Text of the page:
Tuesday, August 19, 2008

The Future of American Power

As a sort of follow-on to my note expressing unhappiness with Fukuyama and Gaddis for withdrawing, or seeming to withdraw from the process they once applauded: the expansion of American power to enhance our security and promote Liberal Democracy in the world.

Fared Zakaria wrote a book entitled The Post-American World in 2008. In it he contrasts the British Empire with the America World Power. He argues that the British Empire didn’t fall because of political failures but because of economic ones. The U.S. on the other hand has had the World’s best and most dynamic economy since the 1890s – and it still does. So why will the American World Power fail, as his title implies? “Zakaria argues that America's world-beating economic vibrancy co-exists with a dysfunctional political system. "A 'can-do' country is now saddled with a 'do-nothing' political process, designed for partisan battle rather than problem solving," he writes. That makes it hard to devise a grand strategy, and Zakaria offers just a few "simple guidelines" on the need to set priorities, build global rules and be flexible. But in this non-American world, it may be too late to restore U.S. leadership. "The rest" is moving on.” [quoted on Amazon from the Washington Post. One can buy this book at http://www.amazon.com/Post-American-World-Fareed-Zakaria/dp/039306235X/ref=pd_bbs_sr_1?ie=UTF8&s=books&qid=1219159649&sr=1-1 ]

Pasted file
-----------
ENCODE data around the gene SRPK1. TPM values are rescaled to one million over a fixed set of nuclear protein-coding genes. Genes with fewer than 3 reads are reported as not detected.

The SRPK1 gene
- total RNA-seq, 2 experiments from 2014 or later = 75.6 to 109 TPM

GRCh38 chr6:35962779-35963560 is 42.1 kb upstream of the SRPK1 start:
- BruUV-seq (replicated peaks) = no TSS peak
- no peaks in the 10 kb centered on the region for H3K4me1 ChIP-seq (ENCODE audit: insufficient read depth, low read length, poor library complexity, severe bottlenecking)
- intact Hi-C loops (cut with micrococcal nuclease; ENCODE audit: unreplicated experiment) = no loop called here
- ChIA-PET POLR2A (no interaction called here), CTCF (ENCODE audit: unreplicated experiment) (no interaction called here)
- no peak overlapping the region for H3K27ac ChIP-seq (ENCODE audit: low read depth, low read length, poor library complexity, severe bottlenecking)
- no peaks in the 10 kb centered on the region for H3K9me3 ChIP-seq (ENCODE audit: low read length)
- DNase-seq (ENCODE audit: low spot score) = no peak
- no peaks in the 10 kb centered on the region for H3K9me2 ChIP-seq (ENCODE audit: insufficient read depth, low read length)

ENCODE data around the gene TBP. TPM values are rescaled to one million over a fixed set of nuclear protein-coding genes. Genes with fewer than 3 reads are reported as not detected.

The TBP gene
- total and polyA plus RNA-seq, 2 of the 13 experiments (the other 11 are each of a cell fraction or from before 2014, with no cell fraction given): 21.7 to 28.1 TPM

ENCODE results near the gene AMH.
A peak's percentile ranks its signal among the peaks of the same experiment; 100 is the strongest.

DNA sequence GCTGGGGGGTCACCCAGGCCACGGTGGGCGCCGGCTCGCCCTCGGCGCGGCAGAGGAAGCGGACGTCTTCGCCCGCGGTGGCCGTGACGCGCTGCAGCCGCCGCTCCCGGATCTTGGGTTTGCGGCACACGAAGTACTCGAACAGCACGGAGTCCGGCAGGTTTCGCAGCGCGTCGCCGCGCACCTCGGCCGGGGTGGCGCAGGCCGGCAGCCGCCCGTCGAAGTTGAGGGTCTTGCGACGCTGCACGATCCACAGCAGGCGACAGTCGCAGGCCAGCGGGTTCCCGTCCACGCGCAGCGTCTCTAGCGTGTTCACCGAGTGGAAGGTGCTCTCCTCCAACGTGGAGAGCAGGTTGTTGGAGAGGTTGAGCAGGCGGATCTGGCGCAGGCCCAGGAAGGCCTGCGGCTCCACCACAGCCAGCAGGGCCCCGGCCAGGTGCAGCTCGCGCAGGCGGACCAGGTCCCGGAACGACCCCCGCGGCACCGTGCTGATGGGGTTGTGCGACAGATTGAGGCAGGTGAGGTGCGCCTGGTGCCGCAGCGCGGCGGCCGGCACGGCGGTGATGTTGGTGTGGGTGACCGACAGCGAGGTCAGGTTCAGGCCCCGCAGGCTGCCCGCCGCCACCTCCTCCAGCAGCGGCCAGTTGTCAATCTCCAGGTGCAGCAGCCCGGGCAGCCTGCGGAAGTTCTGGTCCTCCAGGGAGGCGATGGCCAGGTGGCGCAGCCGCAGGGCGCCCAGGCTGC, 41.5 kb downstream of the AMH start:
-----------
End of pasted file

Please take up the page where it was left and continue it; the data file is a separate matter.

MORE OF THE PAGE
A long essay is adapted from this book and appears in Foreign Affairs, May/June 2008: http://www.foreignaffairs.org/20080501facomment87303/fareed-zakaria/the-future-of-american-power.html .

I quite agree that our dysfunctional political system is our main problem, but I wouldn’t describe it as partisan battling. Yes, one can say that about it. But if one describes the partisanship in some detail we see that one of the partisans wants to preserve and promote our government and way of life, while the other calls itself “progressive” and wants to destroy it. The Progressives wouldn’t like the word “destroy.” They prefer “change,” but they favor American’s enemies. They think America “has it coming.” And they like European ways better than American.

I am appalled at these Progressives. Consider Iraq. The Progressives have opposed our efforts every step of the way. We shouldn’t do it. We can’t “win.” We can’t succeed. Iraq can’t create a workable government. The insurgents our too powerful. Al Qaeda is too powerful. We don’t know what we’re doing. We’re losing, losing, losing – no, we’ve lost. We need to get out of there. We need to run home. Run, run, run! But look at Iraq now. Bush’s policies have prevailed. Yes of course there was the “fog of war” in regard to the process, but Iraq is near where he hoped it would be; so all those Progressives were wrong, wrong, wrong.

I haven’t heard any confessions of guilt. I haven’t read of any Progressive suicides. No Progressive has fallen on his sword. And why is that? It is because they were never concerned about doing what was best for American security or the spread of Liberal Democracy. They opposed it and they think they succeeded about as well as they could have. Yes, the Bush policy succeeded, but it took a long time, and in the process the Progressives made even those who wanted it to succeed like Fukuyama and Gaddis think it was a Pyrrhic victory – hardly worth it – probably not a victory at all. Bush did what he set out to do, but the Progressives made him look so bad in the process that most people think he failed.

Yes, this is a perfect example of a dysfunctional, do-nothing, political process, but the battle isn’t between two partisans that both want the U.S. to succeed. One of these partisan’s wants the U.S. to fail.

Lawrence Helm

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